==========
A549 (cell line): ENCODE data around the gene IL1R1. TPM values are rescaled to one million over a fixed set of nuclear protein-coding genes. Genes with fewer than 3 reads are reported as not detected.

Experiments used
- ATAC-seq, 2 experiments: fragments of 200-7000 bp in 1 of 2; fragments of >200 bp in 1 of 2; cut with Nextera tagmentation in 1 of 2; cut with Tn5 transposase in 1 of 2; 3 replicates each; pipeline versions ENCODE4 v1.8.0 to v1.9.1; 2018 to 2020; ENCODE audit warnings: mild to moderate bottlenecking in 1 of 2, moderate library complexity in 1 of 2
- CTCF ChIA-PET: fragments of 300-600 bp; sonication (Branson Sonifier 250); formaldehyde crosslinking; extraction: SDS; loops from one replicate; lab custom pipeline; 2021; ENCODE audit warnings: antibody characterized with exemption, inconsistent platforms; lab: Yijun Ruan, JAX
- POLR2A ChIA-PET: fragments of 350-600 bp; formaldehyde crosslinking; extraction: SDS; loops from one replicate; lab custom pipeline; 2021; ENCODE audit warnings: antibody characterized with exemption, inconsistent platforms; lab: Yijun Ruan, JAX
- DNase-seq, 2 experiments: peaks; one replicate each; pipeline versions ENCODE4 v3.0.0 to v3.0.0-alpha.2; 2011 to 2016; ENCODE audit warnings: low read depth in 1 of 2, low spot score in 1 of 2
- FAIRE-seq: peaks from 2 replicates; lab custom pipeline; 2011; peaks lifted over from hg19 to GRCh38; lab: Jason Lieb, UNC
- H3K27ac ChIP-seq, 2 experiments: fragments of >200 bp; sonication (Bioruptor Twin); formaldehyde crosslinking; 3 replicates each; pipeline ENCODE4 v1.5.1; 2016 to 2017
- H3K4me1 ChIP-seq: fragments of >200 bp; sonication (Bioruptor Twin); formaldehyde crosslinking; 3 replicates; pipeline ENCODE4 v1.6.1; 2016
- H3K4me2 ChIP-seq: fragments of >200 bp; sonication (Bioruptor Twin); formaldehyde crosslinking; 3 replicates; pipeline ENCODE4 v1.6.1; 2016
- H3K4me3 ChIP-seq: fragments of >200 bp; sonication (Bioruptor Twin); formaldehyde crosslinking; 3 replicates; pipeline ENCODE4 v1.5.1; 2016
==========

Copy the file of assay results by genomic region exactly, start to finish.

A549 (cell line): ENCODE data around the gene IL1R1. TPM values are rescaled to one million over a fixed set of nuclear protein-coding genes. Genes with fewer than 3 reads are reported as not detected.

Experiments used
- ATAC-seq, 2 experiments: fragments of 200-7000 bp in 1 of 2; fragments of >200 bp in 1 of 2; cut with Nextera tagmentation in 1 of 2; cut with Tn5 transposase in 1 of 2; 3 replicates each; pipeline versions ENCODE4 v1.8.0 to v1.9.1; 2018 to 2020; ENCODE audit warnings: mild to moderate bottlenecking in 1 of 2, moderate library complexity in 1 of 2
- CTCF ChIA-PET: fragments of 300-600 bp; sonication (Branson Sonifier 250); formaldehyde crosslinking; extraction: SDS; loops from one replicate; lab custom pipeline; 2021; ENCODE audit warnings: antibody characterized with exemption, inconsistent platforms; lab: Yijun Ruan, JAX
- POLR2A ChIA-PET: fragments of 350-600 bp; formaldehyde crosslinking; extraction: SDS; loops from one replicate; lab custom pipeline; 2021; ENCODE audit warnings: antibody characterized with exemption, inconsistent platforms; lab: Yijun Ruan, JAX
- DNase-seq, 2 experiments: peaks; one replicate each; pipeline versions ENCODE4 v3.0.0 to v3.0.0-alpha.2; 2011 to 2016; ENCODE audit warnings: low read depth in 1 of 2, low spot score in 1 of 2
- FAIRE-seq: peaks from 2 replicates; lab custom pipeline; 2011; peaks lifted over from hg19 to GRCh38; lab: Jason Lieb, UNC
- H3K27ac ChIP-seq, 2 experiments: fragments of >200 bp; sonication (Bioruptor Twin); formaldehyde crosslinking; 3 replicates each; pipeline ENCODE4 v1.5.1; 2016 to 2017
- H3K4me1 ChIP-seq: fragments of >200 bp; sonication (Bioruptor Twin); formaldehyde crosslinking; 3 replicates; pipeline ENCODE4 v1.6.1; 2016
- H3K4me2 ChIP-seq: fragments of >200 bp; sonication (Bioruptor Twin); formaldehyde crosslinking; 3 replicates; pipeline ENCODE4 v1.6.1; 2016
- H3K4me3 ChIP-seq: fragments of >200 bp; sonication (Bioruptor Twin); formaldehyde crosslinking; 3 replicates; pipeline ENCODE4 v1.5.1; 2016